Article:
Cedars-Sinai Medical Center

Related Heart Disease Articles from Brightsurf:

Cellular pathway of genetic heart disease similar to neurodegenerative disease
Research on a genetic heart disease has uncovered a new and unexpected mechanism for heart failure.

Mechanism linking gum disease to heart disease, other inflammatory conditions discovered
The link between periodontal (gum) disease and other inflammatory conditions such as heart disease and diabetes has long been established, but the mechanism behind that association has, until now, remained a mystery.

New 'atlas' of human heart cells first step toward precision treatments for heart disease
Scientists have for the first time documented all of the different cell types and genes expressed in the healthy human heart, in research published in the journal Nature.

With a heavy heart: How men and women develop heart disease differently
A new study by researchers from McGill University has uncovered that minerals causing aortic heart valve blockage in men and women are different, a discovery that could change how heart disease is diagnosed and treated.

Heart-healthy diets are naturally low in dietary cholesterol and can help to reduce the risk of heart disease and stroke
Eating a heart-healthy dietary pattern rich in vegetables, fruits, whole grains, low-fat dairy products, poultry, fish, legumes, vegetable oils and nuts, which is also limits salt, red and processed meats, refined-carbohydrates and added sugars, is relatively low in dietary cholesterol and supports healthy levels of artery-clogging LDL cholesterol.

Pacemakers can improve heart function in patients with chemotherapy-induced heart disease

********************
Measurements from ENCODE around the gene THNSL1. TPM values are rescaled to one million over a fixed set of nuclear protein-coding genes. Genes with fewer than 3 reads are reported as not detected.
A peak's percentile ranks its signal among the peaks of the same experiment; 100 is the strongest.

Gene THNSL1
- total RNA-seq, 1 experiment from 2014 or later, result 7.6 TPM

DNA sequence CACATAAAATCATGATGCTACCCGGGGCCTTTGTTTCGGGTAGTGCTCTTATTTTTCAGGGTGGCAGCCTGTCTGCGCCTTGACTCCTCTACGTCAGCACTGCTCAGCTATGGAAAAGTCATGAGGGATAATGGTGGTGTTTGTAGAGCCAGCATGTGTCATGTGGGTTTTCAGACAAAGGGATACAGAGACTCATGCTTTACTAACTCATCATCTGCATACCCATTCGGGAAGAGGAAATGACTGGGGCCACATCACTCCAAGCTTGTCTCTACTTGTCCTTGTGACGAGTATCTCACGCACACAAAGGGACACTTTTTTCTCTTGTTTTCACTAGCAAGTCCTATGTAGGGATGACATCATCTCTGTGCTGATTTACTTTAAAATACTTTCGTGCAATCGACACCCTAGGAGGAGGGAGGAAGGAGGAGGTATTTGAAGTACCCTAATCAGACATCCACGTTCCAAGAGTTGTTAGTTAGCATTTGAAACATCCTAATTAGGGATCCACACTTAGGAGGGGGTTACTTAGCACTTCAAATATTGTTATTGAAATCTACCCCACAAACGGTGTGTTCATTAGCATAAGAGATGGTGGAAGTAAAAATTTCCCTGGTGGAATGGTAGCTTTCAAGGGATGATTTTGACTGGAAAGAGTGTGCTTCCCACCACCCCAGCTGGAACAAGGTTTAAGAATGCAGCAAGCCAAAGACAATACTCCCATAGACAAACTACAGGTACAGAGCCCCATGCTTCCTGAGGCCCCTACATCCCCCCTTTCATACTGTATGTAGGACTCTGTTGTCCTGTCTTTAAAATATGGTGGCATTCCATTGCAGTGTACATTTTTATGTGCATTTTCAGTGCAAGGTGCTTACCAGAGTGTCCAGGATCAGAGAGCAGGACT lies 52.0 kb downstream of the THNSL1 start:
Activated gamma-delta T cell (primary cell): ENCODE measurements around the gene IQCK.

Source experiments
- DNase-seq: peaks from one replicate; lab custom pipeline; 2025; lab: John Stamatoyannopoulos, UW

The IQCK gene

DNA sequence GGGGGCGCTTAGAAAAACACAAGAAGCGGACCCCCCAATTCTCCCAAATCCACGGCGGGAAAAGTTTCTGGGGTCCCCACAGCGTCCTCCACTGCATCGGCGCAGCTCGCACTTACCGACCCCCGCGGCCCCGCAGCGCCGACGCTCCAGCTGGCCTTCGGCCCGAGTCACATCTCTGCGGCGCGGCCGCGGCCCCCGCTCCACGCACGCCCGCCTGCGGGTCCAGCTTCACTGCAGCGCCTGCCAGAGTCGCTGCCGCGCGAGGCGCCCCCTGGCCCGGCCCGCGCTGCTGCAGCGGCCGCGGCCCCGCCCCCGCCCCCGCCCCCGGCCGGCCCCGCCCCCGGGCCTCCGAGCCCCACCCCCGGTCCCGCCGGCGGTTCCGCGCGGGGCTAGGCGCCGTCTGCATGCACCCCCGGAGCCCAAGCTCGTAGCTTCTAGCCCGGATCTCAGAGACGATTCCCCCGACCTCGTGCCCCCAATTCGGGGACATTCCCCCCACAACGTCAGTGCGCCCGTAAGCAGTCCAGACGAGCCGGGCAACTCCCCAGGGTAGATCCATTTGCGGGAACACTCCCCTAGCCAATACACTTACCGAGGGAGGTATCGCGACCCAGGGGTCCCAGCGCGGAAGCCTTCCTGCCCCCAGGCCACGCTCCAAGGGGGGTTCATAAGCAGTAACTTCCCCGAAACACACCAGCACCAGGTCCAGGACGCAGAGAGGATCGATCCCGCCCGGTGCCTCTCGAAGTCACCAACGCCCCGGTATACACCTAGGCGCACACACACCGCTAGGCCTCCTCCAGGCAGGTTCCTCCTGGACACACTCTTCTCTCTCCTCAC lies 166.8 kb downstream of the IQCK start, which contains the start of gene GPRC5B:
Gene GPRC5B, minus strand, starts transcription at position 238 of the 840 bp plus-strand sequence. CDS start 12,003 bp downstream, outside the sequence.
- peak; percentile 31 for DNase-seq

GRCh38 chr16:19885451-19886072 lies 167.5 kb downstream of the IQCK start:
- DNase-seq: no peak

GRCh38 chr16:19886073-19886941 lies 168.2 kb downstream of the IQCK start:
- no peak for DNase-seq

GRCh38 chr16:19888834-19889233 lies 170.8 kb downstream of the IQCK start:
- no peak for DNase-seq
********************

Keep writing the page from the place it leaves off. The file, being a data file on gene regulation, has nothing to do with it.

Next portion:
Research has shown that treating chemotherapy-induced cardiomyopathy with commercially available cardiac resynchronization therapy (CRT) delivered through a surgically implanted defibrillator or pacemaker can significantly improve patient outcomes.

Arsenic in drinking water may change heart structure raising risk of heart disease
Drinking water that is contaminated with arsenic may lead to thickening of the heart's main pumping chamber in young adults, according to a new study by researchers at Columbia University Mailman School of Public Health.

New health calculator can help predict heart disease risk, estimate heart age
A new online health calculator can help people determine their risk of heart disease, as well as their heart age, accounting for sociodemographic factors such as ethnicity, sense of belonging and education, as well as health status and lifestyle behaviors.

Wide variation in rate of death between VA hospitals for patients with heart disease, heart failure
Death rates for veterans with ischemic heart disease and chronic heart failure varied widely across the Veterans Affairs (VA) health care system from 2010 to 2014, which could suggest differences in the quality of cardiovascular health care provided by VA medical centers.

Heart failure: The Alzheimer's disease of the heart?
Similar to how protein clumps build up in the brain in people with some neurodegenerative diseases such as Alzheimer's and Parkinson's diseases, protein clumps appear to accumulate in the diseased hearts of mice and people with heart failure, according to a team led by Johns Hopkins University researchers.

Read More: Heart Disease News and Heart Disease Current Events
Brightsurf.com is a participant in the Amazon Services LLC Associates Program, an affiliate advertising program designed to provide a means for sites to earn advertising fees by advertising and linking to Amazon.com.